I guess I’m doing a letter tasting today. But this letter has piqued my attention a few times just recently.
On Sunday, for one thing, I was in the antiques market, and I saw a set of cloth bookmarks embroidered Warren. I could have bought them, but I didn’t see it as worthwhile. Why would I have bought them? For my dad. That’s his name. He has a lot of books, too, but some musty old cloth bookmarks probably wouldn’t be the number one thing he wanted.
So that brought the initial W to mind. Also recently, I noticed that one of my friends has a middle initial W. I have no idea what it stands for. I should ask.
But there’s so much more to W. It’s the beginning of some very common names (especially William, one of which I work with), though not so many other words. It’s in the bottom third of the alphabet in terms of frequency of use. It’s worth 4 points in Scrabble. And it has a few striking cultural associations.
One of them is George W. Bush, of course, who went by “Dubya” to distinguish him from his father, George H.W. Bush (the W’s stood for the same thing: Walker). For many people, that’s a rather bitter taste to the letter. But the buffed-down “dubya” version at least takes it a little away from the letter itself. I would rather have another W politician: Kathleen Wynne, the premier of Ontario.
Another cultural association is a magazine, W, originally Women’s Wear Daily, an oversized glossy fashion arbiter (but split the letter and you get VV, which at least among some Canadians stands for Value Village, which is a very economical place to get clothing). Another is a chain of modernist hotels (W Hotels, obviously) run by Starwood and aimed at youthful travellers (but just the ones with an adult amount of cash).
And there are Watts: you’ll see a W on every lightbulb. There is tungsten, which is found in some bulbs and has the symbol W on the periodic table (from German Wolfram). There is the first letter of every US radio station east of the Mississippi (versus K in the west). And of course there is the world wide web, www.
Which is… three letters or six? I mean, it’s a double U, right?
Well, now, in French, they call it double V. Doesn’t that make more sense? This pair of plunging necklines – or fangs, or notches, or or… It’s not UU, right?
Not now it’s not. But it’s time I broke the news to you about U.
You know how in Latin inscriptions all the u’s are v’s? SENATVS POPVLVSQVE ROMANVS and all that. Well, in Latin there was just one letter, shaped V, and it stood for a vowel in some places and a consonant (classically pronounced [w]) in others: VENI VIDI VICI. These days we render the vowels in Latin as u and the consonants as v. But just because that’s what we’ve been doing in English… for the last couple of centuries, but not much more than that.
Seriovsly! The shape u appeared several hundred years ago from scribes writing v cursively. It came to be a variant form of the letter. They were used interchangeably; some printers would prefer one for the start of a word and the other for elsewhere, but it was not formalized. Look at 16th and 17th century texts and you uuill see. Even in Samuel Johnson’s dictionary of 1755, they are treated as one letter – although by that time the practice was well established of the new u shape being for the vowel and the old v shape being for the consonant.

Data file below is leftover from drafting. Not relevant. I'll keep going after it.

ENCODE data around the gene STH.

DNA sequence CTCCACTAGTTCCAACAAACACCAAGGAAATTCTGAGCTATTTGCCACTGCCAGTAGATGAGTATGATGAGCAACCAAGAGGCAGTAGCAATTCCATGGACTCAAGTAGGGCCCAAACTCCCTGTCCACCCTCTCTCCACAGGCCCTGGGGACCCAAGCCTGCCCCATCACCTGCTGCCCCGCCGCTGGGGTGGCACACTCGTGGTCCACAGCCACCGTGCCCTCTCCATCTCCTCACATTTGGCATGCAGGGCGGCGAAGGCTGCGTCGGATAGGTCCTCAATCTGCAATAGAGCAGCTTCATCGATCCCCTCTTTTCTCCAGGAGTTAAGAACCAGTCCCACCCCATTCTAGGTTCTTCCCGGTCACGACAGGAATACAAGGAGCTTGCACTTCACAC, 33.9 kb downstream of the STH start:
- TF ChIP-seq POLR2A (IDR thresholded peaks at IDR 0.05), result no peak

Old English didn’t actually need a v consonant, because there was no phoneme /v/ in Old English; [v] was just how /f/ was pronounced between two vowels. The French influence helped English come to treat /v/ as a sound in its own right, since French already had that as a separate phoneme and English borrowed a lot of words from it.
But one thing Old English did have as a phoneme was /w/. Yes, they had a /w/ phoneme before they had a /v/. How did they write that? Not with V! Old English used a character borrowed from runes, called wynn and shaped like a cross between a p and a y: ƿ. If you read modern editions of Old English texts, they use a w in place of it for reasons that are probably obvious.
So why did wynn lose? Continental type sets, mainly. Same reason we no longer have eth (ð) and thorn (þ), which would actually be very useful. Printing was invented on the European continent, and they didn’t have those letters. So eth and thorn were replaced by th (and, in a few instances for a while, y as in ye olde), and wynn was replaced by two U’s, which had been in use on the continent for some centuries already to stand for /w/, since the Latin /w/ had shifted to /v/ in many places, causing the consonant V to stand for, well, /v/. The two U’s could be shaped as either UU or VV at first, but the practice of using VV won out, and a single letter W came to be. English is certainly not the only language in the area to use that letter – although other Germanic ones used it for a fricative, not a glide. We got the practice from Norman French. Standard Parisian French, on the other hand, resisted the letter W for many centuries.
The result of all that is a letter that, unlike the others, has a three-syllable name (how ironic that it should be the one we have to say three times: double u double u double u dot whatever dot com) – and a name that does not use the letter itself in the spelling. It is a contrary, uncertain letter, redundant yet necessary, the letter of questions (who? what? when? where? why?), sharp in shape yet smooth in sound, an old sound with a new form but named after an old form of that new form, presenting to the eyes allure or threat: V-necks or fangs? Could be a fifty-fifty chance… or, in Roman numerals, a five-five chance.
Five-five? Yes, W can be a little pun on the US speed limit, 55. But you know speed limits are made to be transgressed. Take a risk: Double you or nothing.